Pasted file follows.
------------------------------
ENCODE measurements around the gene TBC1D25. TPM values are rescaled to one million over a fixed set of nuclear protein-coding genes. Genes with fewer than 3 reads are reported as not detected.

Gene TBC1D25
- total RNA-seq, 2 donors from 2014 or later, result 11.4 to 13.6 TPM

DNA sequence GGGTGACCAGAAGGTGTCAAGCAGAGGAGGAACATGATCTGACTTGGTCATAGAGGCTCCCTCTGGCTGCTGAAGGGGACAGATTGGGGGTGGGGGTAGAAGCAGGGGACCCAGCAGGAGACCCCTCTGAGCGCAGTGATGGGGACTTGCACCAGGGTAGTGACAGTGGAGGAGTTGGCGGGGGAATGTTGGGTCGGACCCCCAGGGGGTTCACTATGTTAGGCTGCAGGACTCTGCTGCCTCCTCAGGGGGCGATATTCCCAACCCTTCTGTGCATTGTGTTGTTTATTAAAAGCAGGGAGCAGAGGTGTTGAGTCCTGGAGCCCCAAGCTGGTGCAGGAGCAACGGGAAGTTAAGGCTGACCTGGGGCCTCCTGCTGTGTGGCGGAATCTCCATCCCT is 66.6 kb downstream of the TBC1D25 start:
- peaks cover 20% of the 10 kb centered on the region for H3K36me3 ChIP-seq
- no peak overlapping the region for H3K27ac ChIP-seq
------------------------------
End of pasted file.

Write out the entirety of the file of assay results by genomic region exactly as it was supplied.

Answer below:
ENCODE measurements around the gene TBC1D25. TPM values are rescaled to one million over a fixed set of nuclear protein-coding genes. Genes with fewer than 3 reads are reported as not detected.

Gene TBC1D25
- total RNA-seq, 2 donors from 2014 or later, result 11.4 to 13.6 TPM

DNA sequence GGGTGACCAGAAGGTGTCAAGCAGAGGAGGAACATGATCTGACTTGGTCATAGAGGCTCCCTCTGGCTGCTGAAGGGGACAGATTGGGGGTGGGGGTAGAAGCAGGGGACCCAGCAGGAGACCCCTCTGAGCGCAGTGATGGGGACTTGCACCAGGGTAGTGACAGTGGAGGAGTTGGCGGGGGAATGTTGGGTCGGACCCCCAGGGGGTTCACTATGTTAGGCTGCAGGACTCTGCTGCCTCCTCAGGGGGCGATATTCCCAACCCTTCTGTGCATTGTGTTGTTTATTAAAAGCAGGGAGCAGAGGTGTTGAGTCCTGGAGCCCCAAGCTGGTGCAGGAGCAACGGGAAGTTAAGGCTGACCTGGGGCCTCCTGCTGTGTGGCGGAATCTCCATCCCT is 66.6 kb downstream of the TBC1D25 start:
- peaks cover 20% of the 10 kb centered on the region for H3K36me3 ChIP-seq
- no peak overlapping the region for H3K27ac ChIP-seq